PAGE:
I have worked hard to up my BBQ game. After a few years of missteps and ruined meals, it all started to make sense and the recipes were getting better. Many pages of notes, and a pile of receipts from my butcher shop later, I began to be recognized locally as a pretty good BBQ cook. I then progressed to competing in some cook-off events, where my real education began. I learned methods and styles of BBQ that I never knew existed. Slowly, I caught on to this style of BBQ and started placing with good finishes in the events. After learning the competition side of this kind of BBQ, I had to bring it back to my beginnings as a backyard cook. As much as I enjoy competition-style BBQ, it is much more expensive and time-consuming to do. For these reasons, it is not really good to do it for a church group, or a small catering job for a wedding or birthday party. We, my wife and I, also cook for some community events to support different causes and charities. These are usually the BBQ cooks that we enjoy the most. My goal here is to bring new cooks into the BBQ world with a little knowledge that hopefully cuts down on the trial and error of developing their own recipes. I wrote these recipes to be easy to follow and understand. I encourage the new cook to be brave, try new stuff, and keep notes. Remember that even a total mistake and unrecognizable finished product is still a valuable learning event. Do not be afraid to experiment a little; you will soon have your own book of BBQ secrets to guard. As you begin to be known as the BBQ guy or girl/lady in your neighborhood, be proud of what you have accomplished. Also, remember that you do not need the biggest, most expensive equipment out there to be a good cook. I always tell folks to buy what you can easily afford now, and upgrade later. Have fun, be brave, and use common sense when cooking. Welcome to the greatest community of cooks in the world!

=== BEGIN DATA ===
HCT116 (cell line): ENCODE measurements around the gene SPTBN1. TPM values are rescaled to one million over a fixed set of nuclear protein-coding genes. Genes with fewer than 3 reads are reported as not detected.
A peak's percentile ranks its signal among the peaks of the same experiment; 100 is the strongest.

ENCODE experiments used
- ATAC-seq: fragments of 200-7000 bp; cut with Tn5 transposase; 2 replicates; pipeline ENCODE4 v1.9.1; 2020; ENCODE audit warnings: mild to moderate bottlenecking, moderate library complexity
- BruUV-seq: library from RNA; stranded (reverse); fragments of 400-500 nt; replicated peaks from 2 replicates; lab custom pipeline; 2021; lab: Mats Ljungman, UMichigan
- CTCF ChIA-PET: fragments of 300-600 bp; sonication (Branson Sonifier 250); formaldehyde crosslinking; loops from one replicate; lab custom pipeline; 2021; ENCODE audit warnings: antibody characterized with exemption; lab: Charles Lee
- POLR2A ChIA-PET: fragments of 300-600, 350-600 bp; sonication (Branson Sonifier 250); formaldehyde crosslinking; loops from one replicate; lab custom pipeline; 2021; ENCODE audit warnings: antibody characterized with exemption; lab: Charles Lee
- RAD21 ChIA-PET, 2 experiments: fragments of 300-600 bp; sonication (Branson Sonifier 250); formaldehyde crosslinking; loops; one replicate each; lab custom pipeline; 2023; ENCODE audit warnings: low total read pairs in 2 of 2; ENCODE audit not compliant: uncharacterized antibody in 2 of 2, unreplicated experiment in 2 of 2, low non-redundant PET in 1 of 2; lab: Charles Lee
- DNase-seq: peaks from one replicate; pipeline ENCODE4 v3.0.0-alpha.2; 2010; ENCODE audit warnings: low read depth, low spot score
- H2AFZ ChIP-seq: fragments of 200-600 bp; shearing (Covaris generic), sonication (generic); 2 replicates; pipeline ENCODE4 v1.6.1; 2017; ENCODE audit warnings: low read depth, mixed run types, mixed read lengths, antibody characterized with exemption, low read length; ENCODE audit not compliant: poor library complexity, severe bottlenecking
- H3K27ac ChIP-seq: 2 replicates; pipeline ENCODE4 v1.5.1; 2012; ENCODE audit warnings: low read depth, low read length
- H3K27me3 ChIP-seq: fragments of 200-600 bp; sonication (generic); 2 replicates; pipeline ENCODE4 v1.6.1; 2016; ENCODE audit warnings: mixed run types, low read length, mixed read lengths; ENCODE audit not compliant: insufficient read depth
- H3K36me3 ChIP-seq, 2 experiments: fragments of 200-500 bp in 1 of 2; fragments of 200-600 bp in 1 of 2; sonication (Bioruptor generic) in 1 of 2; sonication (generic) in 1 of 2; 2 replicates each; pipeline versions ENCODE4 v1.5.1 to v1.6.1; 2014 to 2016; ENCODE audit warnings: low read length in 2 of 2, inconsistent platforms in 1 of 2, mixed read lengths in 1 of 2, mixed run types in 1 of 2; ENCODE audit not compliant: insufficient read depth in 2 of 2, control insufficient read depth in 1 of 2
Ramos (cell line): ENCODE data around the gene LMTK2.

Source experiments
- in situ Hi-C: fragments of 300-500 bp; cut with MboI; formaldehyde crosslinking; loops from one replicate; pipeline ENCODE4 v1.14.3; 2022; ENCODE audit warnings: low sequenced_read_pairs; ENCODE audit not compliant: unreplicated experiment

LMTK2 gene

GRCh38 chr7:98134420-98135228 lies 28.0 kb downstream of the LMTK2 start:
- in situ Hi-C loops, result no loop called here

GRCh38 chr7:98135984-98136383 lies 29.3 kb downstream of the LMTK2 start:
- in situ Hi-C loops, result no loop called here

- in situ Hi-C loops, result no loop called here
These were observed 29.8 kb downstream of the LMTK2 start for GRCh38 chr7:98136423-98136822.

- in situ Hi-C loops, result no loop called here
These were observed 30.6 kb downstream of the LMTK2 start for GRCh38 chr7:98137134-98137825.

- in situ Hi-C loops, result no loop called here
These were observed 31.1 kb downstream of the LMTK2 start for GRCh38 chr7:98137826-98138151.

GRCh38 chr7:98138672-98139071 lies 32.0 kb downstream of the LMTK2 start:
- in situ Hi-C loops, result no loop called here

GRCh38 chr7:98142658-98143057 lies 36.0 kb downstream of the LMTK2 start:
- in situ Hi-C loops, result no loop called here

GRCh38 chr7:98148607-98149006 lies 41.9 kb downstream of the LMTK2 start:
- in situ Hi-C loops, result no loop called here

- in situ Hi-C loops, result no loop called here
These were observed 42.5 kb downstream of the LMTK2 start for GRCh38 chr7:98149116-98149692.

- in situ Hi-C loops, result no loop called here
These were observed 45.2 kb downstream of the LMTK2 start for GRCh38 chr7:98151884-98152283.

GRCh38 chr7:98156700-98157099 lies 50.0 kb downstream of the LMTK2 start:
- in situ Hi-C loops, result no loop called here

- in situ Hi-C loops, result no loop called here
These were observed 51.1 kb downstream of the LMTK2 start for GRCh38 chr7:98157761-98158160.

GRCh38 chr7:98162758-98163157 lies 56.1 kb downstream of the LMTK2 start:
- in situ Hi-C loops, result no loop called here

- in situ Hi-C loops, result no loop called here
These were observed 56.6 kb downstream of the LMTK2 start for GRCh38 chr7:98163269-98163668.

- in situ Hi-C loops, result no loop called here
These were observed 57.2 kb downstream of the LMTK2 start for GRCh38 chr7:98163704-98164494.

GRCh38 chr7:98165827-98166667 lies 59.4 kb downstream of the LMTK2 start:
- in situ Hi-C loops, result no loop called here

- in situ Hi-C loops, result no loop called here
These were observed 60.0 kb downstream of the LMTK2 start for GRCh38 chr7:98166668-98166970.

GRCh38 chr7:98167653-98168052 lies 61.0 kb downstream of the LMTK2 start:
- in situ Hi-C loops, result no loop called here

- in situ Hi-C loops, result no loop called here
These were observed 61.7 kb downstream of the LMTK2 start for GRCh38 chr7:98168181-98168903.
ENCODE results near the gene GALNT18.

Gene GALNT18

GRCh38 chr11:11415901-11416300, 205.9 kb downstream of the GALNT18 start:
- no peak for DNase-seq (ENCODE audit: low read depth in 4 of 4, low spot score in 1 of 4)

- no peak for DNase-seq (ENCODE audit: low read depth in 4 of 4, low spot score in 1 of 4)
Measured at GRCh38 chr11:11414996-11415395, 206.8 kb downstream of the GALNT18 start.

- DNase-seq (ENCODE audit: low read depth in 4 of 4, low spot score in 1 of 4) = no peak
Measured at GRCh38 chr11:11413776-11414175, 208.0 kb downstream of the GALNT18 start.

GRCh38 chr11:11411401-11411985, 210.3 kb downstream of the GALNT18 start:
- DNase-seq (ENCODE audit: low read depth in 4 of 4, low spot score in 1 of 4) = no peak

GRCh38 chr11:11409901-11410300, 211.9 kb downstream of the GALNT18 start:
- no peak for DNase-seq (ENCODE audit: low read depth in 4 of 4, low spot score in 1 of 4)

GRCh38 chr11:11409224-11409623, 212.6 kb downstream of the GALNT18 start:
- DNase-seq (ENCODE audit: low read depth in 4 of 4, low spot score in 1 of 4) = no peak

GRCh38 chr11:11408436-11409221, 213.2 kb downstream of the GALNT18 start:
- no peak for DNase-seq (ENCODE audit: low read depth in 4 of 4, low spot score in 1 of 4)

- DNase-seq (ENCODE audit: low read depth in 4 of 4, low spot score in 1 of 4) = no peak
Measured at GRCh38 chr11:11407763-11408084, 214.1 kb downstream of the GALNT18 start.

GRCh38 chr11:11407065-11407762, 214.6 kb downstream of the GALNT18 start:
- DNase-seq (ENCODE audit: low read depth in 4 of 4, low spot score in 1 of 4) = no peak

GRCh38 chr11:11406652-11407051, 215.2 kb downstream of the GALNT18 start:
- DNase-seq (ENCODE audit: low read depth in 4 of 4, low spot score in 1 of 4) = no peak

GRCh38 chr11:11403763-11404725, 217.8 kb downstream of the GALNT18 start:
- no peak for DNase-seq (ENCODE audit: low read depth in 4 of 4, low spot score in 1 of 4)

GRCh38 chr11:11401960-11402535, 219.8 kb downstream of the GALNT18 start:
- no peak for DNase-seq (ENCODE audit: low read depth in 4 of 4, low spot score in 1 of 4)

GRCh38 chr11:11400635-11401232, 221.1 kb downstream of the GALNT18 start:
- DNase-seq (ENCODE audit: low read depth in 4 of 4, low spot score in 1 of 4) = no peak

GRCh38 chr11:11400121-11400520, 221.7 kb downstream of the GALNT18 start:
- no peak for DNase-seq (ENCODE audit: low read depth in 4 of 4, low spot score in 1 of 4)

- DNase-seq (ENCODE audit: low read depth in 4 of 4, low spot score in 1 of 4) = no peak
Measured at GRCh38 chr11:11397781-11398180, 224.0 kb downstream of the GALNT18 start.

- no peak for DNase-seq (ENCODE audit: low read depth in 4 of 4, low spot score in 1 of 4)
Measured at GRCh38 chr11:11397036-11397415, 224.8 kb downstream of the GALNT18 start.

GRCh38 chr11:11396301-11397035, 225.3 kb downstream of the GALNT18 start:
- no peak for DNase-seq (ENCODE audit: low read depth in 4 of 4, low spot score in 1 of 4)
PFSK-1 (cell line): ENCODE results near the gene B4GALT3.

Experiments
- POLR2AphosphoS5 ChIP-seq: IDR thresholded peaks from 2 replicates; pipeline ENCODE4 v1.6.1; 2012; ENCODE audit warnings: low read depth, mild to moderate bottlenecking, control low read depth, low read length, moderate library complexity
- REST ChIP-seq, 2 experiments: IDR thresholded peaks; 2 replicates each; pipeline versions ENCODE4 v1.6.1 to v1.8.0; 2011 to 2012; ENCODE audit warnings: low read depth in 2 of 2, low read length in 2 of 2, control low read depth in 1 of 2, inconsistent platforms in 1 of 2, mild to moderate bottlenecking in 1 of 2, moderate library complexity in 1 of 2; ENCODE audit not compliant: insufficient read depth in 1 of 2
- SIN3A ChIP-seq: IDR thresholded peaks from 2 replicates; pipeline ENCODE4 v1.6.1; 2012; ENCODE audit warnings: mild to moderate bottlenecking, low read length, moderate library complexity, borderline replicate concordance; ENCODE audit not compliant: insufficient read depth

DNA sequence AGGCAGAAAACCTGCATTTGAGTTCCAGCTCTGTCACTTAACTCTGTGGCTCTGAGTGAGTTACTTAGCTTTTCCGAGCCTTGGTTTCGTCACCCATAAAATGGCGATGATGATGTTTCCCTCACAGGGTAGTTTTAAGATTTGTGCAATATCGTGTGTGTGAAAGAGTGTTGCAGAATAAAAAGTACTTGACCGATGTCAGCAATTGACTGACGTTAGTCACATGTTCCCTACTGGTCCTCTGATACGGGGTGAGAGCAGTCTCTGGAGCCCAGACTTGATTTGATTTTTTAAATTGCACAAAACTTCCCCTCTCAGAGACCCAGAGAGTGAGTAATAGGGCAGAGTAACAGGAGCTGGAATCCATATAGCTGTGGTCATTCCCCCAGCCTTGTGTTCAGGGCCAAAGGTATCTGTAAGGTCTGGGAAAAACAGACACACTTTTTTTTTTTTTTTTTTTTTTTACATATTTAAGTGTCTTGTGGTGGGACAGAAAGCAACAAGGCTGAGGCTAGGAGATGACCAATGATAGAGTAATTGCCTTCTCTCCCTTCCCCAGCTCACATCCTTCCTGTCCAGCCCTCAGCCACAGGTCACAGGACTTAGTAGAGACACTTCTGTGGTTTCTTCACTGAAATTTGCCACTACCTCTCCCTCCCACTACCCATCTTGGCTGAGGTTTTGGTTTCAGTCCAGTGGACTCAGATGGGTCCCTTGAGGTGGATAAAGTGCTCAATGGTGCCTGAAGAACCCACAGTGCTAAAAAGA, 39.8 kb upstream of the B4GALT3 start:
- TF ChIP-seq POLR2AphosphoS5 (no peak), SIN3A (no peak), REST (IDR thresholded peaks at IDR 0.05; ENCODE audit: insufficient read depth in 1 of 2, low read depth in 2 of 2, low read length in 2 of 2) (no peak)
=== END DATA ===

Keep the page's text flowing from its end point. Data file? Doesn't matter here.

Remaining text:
Smoke on, my BBQ brothers and sisters!